See, we’re not just saying that we want to be diverse. There are truly a lot of different kinds of people at Calvary. Lots. And everybody loves to talk about diversity, but have you ever tried to live in the middle of it? It’s hard! That’s where a focus on our larger vision comes in handy. And, hopefully, that’s what will get us through . . . the scary conversation.
It came up yesterday in the annual church meeting, as I suppose it has been coming up all over the world in church meetings of various sorts. Is it time for us to stop tiptoeing around the elephant in the middle of the sanctuary and have the scary conversation? That would be, to publicly and collectively ask the question: “Is Calvary a place where we accept and affirm all people . . . even gay people?”
Since we’re Baptists we are not bound by any larger denominational position (in theory, of course); we are called to discern our own position as a congregation. But while we’ve managed to sit quietly on the sidelines not asking and not telling, we’ve watched churches and denominations ripped apart by all kinds of faithful people with strong convictions on several different sides of the issue (not just two!). And while we realize this is a question that will eventually need our attention, we just don’t want any more ripping apart going on here at Calvary.
That and talking about sex in church, which makes most of us want to run into the deacons’ closet and hide.
This is not an essay in which I examine all the theological, scriptural, moral or ethical dimensions of this issue. You can do your own reading on those by checking out what Real Live Preacher has to say on the subject or picking up a copy of one of many excellent books on the topic (search on Amazon or email me for some suggestions). I do want to acknowledge, though, that this is an issue on which people hold all sorts of different positions and about which people feel very emotional. This is not an issue on which we will all agree, no matter how hard we work to come to consensus.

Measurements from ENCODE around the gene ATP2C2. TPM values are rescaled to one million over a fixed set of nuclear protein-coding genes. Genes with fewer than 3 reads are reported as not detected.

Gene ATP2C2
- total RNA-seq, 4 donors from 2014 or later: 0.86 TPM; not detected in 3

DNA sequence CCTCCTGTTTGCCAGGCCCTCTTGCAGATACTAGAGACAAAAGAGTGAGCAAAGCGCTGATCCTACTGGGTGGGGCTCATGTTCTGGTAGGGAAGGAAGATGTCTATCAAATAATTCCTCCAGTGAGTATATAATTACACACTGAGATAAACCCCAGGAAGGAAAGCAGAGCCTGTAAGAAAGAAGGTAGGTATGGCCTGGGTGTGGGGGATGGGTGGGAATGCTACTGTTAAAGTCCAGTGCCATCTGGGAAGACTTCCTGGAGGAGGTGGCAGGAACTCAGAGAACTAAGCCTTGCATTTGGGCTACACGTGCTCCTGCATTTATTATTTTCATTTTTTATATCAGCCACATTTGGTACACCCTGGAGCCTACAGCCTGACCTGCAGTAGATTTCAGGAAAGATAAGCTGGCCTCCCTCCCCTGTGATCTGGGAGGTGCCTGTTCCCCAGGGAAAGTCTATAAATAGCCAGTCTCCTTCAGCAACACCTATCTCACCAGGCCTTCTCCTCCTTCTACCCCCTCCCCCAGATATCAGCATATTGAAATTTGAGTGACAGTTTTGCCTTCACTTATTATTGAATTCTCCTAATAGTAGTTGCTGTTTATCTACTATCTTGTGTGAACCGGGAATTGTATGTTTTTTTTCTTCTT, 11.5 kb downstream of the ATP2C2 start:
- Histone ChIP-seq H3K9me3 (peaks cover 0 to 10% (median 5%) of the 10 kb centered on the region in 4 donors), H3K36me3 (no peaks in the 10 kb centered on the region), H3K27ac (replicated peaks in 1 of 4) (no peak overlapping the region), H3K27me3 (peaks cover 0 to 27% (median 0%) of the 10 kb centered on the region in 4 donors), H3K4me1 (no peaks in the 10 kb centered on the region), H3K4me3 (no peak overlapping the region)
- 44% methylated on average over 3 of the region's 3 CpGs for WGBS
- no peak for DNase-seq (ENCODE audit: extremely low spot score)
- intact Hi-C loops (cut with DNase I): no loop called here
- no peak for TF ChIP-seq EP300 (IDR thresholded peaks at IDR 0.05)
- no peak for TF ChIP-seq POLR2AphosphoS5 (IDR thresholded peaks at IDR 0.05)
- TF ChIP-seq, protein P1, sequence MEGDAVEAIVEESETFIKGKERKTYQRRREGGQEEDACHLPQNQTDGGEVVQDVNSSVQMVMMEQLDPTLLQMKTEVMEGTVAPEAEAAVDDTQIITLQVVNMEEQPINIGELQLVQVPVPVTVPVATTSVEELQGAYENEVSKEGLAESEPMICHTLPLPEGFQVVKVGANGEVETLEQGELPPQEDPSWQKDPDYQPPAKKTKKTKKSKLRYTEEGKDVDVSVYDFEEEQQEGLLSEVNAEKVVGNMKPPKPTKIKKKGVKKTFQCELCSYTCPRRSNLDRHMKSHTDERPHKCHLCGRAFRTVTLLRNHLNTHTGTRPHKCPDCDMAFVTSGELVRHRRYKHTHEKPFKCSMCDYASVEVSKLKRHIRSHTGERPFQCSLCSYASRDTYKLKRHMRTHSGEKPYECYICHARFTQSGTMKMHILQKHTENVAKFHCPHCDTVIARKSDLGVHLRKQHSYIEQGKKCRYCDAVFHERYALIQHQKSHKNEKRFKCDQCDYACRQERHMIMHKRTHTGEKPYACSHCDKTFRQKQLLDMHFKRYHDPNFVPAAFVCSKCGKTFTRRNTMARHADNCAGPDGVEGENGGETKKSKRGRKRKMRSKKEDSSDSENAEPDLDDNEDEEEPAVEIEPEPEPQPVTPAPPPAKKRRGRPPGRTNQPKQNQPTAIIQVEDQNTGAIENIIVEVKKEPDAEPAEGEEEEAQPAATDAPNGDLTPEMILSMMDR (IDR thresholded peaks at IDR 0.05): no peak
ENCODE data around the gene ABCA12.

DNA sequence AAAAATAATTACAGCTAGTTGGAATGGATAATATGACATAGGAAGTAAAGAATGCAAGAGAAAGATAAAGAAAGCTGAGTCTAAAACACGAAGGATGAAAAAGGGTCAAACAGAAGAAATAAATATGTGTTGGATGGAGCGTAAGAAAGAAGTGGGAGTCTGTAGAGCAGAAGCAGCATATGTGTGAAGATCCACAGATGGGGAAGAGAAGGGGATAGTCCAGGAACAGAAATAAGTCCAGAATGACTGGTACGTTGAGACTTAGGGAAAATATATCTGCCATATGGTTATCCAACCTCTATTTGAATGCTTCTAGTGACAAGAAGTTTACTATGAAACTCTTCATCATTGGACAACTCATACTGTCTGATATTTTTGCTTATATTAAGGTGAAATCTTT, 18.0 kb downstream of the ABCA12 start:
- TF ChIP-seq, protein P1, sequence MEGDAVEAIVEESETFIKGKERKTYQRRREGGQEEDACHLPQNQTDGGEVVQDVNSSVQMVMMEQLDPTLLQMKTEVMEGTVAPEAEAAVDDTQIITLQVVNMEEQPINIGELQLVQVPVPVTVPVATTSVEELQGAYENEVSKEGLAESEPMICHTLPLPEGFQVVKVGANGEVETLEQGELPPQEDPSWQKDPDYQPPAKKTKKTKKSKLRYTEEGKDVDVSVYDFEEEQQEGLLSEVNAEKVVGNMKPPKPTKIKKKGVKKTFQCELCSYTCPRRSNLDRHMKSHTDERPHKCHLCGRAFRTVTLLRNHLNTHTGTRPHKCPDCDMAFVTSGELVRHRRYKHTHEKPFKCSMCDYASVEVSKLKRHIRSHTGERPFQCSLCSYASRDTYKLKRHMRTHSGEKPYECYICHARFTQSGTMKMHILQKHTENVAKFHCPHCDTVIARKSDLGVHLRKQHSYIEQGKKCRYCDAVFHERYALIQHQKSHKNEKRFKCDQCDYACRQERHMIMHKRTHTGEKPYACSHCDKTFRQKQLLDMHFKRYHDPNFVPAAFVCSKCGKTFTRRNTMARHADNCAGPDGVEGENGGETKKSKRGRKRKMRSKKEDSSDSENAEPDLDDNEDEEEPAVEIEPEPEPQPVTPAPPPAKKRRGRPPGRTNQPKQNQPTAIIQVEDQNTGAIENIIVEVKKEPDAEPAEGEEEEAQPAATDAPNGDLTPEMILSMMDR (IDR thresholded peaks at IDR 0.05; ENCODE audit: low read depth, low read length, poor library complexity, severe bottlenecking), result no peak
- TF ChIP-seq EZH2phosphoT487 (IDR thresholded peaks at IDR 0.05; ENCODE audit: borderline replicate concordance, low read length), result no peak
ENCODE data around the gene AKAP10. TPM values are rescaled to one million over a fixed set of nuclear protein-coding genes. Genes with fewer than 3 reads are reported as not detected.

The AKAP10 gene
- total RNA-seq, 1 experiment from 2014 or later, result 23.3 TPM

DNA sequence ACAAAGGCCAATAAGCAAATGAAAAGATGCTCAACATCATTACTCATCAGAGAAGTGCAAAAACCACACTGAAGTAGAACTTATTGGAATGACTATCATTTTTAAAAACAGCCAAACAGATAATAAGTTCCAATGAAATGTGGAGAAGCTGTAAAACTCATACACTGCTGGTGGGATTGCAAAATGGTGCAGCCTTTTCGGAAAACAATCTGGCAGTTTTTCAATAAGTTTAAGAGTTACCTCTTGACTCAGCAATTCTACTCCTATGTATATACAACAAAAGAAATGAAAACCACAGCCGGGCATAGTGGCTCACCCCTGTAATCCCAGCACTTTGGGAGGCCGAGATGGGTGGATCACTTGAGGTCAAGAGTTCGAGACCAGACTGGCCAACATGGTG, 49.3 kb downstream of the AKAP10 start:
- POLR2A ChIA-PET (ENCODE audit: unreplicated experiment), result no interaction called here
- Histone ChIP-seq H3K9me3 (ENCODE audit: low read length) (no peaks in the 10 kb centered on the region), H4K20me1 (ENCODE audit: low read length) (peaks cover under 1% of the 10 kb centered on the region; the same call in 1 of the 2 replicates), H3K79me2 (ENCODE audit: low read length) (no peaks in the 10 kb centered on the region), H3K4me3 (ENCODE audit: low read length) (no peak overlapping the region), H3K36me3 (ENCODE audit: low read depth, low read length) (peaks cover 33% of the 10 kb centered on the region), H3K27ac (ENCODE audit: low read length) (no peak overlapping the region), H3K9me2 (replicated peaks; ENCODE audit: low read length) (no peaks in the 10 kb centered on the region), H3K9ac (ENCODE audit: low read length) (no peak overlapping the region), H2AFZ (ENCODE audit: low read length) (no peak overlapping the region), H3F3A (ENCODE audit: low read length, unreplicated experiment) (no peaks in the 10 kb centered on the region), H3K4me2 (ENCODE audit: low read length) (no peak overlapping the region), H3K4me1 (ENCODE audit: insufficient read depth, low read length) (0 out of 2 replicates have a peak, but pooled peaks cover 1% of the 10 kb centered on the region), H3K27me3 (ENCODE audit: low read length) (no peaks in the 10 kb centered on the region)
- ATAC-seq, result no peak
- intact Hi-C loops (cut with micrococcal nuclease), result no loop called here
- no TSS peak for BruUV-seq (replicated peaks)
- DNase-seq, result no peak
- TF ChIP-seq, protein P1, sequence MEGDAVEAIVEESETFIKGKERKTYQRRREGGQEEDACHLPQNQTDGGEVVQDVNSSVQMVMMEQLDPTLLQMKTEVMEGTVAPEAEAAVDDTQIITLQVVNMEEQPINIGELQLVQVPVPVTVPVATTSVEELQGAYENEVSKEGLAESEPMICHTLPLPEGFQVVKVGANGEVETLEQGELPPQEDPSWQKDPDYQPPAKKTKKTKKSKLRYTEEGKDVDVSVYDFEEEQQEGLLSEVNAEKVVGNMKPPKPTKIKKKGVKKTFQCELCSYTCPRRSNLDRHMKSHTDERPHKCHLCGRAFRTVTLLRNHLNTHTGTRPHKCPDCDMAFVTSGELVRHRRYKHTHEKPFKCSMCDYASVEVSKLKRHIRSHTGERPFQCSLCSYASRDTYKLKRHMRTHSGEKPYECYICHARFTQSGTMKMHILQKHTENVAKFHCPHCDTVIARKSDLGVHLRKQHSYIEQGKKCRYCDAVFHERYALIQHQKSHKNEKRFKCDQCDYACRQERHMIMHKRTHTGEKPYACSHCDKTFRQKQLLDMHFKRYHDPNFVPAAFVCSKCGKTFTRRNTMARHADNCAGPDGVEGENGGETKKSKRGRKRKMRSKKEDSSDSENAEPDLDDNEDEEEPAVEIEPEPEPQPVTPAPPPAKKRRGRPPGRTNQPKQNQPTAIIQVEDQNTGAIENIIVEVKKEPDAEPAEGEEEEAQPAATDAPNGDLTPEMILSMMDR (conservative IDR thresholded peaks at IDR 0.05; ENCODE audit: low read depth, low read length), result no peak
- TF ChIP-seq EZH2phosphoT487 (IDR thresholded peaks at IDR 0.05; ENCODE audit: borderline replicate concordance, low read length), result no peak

But, friends, this is nothing new for Calvary. Everybody here feels very strongly and very emotionally on almost every issue of our life together (Forget “the gay issue”. What about the punch recipe for Fellowship Hour? What brand of fruit punch used as the base for the recipe has been a hot topic of discussion in several meetings I’ve attended. And, remember the real vs. faux flower debate? Can’t get much more emotional than that!).
The question for us is, how are we going to address this issue in such a way that everybody feels they are heard and that, in the end, we make a decision that moves us closer to living out the vision we’re called to live out in this place?
I’m not sure exactly how that will be, but I think it needs to be a process in which everyone gets an opportunity to examine their position and express their views. It needs to be a process in which we all have an opportunity to learn something new and to listen to each other. And it needs to be a process in which we resolve in the end—whether we agree with each other or not—to continue our work toward that great vision we share: being the community of Christ at the heart of this city and being welcoming, responsive, trusting and prayerful in everything we do.
I’d like to hear your thoughts on how we might approach this issue, whether you are a Calvary member or someone peering in from the outside. From my perch all I can think of are the many faithful people who have traipsed through my office in tears to tell me about themselves or a family member struggling with the issue of Christian faith and being gay. I’ve always reassured them that there is a place for everyone in the body of Christ and also a place for them here at Calvary and I’ve done that truthfully representing what I perceive to be the position of this congregation—even though we haven’t had the scary conversation officially.
There’s a time and place for everything, and if it’s time to have the scary conversation, well, then, I guess we’ll have it. But no matter what happens I’ll keep saying the same things: that we are called to be the community of Christ in this place, that we can agree on that fact, that this is an opportunity to learn to love each other more and that, at the end of the conversation we’ll be sitting next to each other in worship on Sunday.
That’s not so scary, is it?